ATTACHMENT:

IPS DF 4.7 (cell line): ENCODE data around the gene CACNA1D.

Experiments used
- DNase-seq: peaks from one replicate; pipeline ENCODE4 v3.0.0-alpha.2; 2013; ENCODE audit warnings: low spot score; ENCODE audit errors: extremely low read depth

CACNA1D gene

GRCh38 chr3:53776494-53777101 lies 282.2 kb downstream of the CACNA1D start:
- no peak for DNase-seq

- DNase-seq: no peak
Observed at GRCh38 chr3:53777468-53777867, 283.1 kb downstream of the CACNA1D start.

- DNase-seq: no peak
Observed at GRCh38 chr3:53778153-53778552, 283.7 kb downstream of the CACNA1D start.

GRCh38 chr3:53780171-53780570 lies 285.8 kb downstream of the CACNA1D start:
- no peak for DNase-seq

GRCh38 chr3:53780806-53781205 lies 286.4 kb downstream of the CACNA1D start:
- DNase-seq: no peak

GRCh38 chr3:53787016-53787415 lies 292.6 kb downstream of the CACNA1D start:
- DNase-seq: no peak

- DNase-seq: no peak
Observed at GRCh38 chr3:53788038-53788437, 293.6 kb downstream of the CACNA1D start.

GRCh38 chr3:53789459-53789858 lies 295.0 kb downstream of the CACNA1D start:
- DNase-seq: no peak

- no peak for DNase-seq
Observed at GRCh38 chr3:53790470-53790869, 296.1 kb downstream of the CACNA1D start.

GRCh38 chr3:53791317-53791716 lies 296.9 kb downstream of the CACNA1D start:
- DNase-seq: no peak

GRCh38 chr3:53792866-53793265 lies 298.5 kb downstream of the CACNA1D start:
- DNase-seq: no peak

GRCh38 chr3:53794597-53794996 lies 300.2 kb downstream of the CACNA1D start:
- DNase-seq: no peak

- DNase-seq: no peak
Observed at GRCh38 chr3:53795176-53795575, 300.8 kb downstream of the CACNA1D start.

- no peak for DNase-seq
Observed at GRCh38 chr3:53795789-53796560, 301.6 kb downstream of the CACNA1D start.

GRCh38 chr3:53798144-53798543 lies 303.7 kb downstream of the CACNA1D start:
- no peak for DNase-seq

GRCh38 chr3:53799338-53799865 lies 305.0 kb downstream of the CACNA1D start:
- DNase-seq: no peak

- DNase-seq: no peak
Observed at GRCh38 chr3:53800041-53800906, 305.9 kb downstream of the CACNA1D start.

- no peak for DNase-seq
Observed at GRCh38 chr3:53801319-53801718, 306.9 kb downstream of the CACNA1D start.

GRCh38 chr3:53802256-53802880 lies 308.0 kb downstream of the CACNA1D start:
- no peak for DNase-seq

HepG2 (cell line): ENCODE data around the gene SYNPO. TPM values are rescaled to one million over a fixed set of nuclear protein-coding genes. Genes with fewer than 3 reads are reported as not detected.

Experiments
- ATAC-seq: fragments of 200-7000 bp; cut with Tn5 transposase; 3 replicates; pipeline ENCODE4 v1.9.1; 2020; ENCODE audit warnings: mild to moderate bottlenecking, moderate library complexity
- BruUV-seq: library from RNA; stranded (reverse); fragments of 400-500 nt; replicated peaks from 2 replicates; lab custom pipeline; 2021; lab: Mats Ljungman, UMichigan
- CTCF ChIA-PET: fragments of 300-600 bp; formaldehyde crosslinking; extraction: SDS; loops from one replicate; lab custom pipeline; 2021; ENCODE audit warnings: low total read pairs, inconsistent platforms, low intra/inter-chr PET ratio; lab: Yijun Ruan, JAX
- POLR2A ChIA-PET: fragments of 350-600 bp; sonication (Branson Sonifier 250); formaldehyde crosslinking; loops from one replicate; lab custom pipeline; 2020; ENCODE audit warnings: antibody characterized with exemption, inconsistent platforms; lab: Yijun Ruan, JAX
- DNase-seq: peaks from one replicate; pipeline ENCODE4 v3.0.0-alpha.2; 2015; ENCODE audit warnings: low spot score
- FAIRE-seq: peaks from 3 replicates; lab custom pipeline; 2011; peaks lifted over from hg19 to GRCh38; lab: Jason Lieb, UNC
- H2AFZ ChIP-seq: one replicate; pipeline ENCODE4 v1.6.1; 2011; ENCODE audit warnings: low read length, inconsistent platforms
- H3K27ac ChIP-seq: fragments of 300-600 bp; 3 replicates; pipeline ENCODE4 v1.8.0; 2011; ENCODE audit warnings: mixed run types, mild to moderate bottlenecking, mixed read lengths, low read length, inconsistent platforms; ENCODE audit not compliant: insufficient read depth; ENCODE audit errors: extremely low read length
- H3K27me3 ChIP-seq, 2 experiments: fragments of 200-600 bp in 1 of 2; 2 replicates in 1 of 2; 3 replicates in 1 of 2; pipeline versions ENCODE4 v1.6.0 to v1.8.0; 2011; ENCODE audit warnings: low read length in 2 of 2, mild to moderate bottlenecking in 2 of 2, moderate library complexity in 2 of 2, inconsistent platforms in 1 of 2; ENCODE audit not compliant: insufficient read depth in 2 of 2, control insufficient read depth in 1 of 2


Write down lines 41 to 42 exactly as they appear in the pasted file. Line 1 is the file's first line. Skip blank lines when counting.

GRCh38 chr3:53802256-53802880 lies 308.0 kb downstream of the CACNA1D start:
- no peak for DNase-seq